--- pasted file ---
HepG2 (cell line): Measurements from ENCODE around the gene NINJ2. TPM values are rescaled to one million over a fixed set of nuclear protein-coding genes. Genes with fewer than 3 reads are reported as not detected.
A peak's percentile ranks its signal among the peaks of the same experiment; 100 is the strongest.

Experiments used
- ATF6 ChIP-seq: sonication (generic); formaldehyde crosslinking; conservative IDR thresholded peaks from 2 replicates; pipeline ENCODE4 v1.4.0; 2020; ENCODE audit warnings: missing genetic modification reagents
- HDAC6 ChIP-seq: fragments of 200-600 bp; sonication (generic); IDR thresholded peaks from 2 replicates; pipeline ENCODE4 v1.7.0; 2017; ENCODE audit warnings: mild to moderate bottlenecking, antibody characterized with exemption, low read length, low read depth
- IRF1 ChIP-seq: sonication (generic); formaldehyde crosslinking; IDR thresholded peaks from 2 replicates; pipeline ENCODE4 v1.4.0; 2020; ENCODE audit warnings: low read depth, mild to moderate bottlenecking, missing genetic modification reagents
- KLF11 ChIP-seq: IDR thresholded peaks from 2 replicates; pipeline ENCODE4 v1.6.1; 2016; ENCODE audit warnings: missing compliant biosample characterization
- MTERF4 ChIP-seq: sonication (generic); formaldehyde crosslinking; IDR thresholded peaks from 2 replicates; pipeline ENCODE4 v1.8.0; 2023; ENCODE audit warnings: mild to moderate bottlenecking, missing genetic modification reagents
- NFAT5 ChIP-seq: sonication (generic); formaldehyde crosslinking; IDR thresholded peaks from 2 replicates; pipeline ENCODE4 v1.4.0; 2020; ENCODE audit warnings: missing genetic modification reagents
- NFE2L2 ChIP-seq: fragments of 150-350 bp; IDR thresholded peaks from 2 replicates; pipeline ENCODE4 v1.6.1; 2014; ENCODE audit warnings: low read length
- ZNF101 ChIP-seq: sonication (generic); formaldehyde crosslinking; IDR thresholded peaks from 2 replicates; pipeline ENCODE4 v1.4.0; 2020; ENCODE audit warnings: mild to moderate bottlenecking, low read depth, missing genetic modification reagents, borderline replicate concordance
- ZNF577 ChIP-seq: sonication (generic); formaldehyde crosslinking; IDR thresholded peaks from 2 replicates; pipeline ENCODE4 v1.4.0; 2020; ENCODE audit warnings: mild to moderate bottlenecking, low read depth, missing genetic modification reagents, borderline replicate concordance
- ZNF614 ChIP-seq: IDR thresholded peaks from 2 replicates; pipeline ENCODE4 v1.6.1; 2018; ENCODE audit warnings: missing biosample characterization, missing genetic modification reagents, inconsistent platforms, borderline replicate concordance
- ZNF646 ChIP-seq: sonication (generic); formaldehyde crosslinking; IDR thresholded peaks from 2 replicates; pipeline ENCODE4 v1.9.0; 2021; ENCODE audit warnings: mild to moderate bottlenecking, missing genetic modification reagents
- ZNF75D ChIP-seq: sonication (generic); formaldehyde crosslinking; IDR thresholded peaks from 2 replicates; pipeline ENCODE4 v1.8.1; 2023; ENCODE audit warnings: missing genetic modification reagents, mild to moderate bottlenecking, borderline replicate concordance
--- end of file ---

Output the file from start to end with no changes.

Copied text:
HepG2 (cell line): Measurements from ENCODE around the gene NINJ2. TPM values are rescaled to one million over a fixed set of nuclear protein-coding genes. Genes with fewer than 3 reads are reported as not detected.
A peak's percentile ranks its signal among the peaks of the same experiment; 100 is the strongest.

Experiments used
- ATF6 ChIP-seq: sonication (generic); formaldehyde crosslinking; conservative IDR thresholded peaks from 2 replicates; pipeline ENCODE4 v1.4.0; 2020; ENCODE audit warnings: missing genetic modification reagents
- HDAC6 ChIP-seq: fragments of 200-600 bp; sonication (generic); IDR thresholded peaks from 2 replicates; pipeline ENCODE4 v1.7.0; 2017; ENCODE audit warnings: mild to moderate bottlenecking, antibody characterized with exemption, low read length, low read depth
- IRF1 ChIP-seq: sonication (generic); formaldehyde crosslinking; IDR thresholded peaks from 2 replicates; pipeline ENCODE4 v1.4.0; 2020; ENCODE audit warnings: low read depth, mild to moderate bottlenecking, missing genetic modification reagents
- KLF11 ChIP-seq: IDR thresholded peaks from 2 replicates; pipeline ENCODE4 v1.6.1; 2016; ENCODE audit warnings: missing compliant biosample characterization
- MTERF4 ChIP-seq: sonication (generic); formaldehyde crosslinking; IDR thresholded peaks from 2 replicates; pipeline ENCODE4 v1.8.0; 2023; ENCODE audit warnings: mild to moderate bottlenecking, missing genetic modification reagents
- NFAT5 ChIP-seq: sonication (generic); formaldehyde crosslinking; IDR thresholded peaks from 2 replicates; pipeline ENCODE4 v1.4.0; 2020; ENCODE audit warnings: missing genetic modification reagents
- NFE2L2 ChIP-seq: fragments of 150-350 bp; IDR thresholded peaks from 2 replicates; pipeline ENCODE4 v1.6.1; 2014; ENCODE audit warnings: low read length
- ZNF101 ChIP-seq: sonication (generic); formaldehyde crosslinking; IDR thresholded peaks from 2 replicates; pipeline ENCODE4 v1.4.0; 2020; ENCODE audit warnings: mild to moderate bottlenecking, low read depth, missing genetic modification reagents, borderline replicate concordance
- ZNF577 ChIP-seq: sonication (generic); formaldehyde crosslinking; IDR thresholded peaks from 2 replicates; pipeline ENCODE4 v1.4.0; 2020; ENCODE audit warnings: mild to moderate bottlenecking, low read depth, missing genetic modification reagents, borderline replicate concordance
- ZNF614 ChIP-seq: IDR thresholded peaks from 2 replicates; pipeline ENCODE4 v1.6.1; 2018; ENCODE audit warnings: missing biosample characterization, missing genetic modification reagents, inconsistent platforms, borderline replicate concordance
- ZNF646 ChIP-seq: sonication (generic); formaldehyde crosslinking; IDR thresholded peaks from 2 replicates; pipeline ENCODE4 v1.9.0; 2021; ENCODE audit warnings: mild to moderate bottlenecking, missing genetic modification reagents
- ZNF75D ChIP-seq: sonication (generic); formaldehyde crosslinking; IDR thresholded peaks from 2 replicates; pipeline ENCODE4 v1.8.1; 2023; ENCODE audit warnings: missing genetic modification reagents, mild to moderate bottlenecking, borderline replicate concordance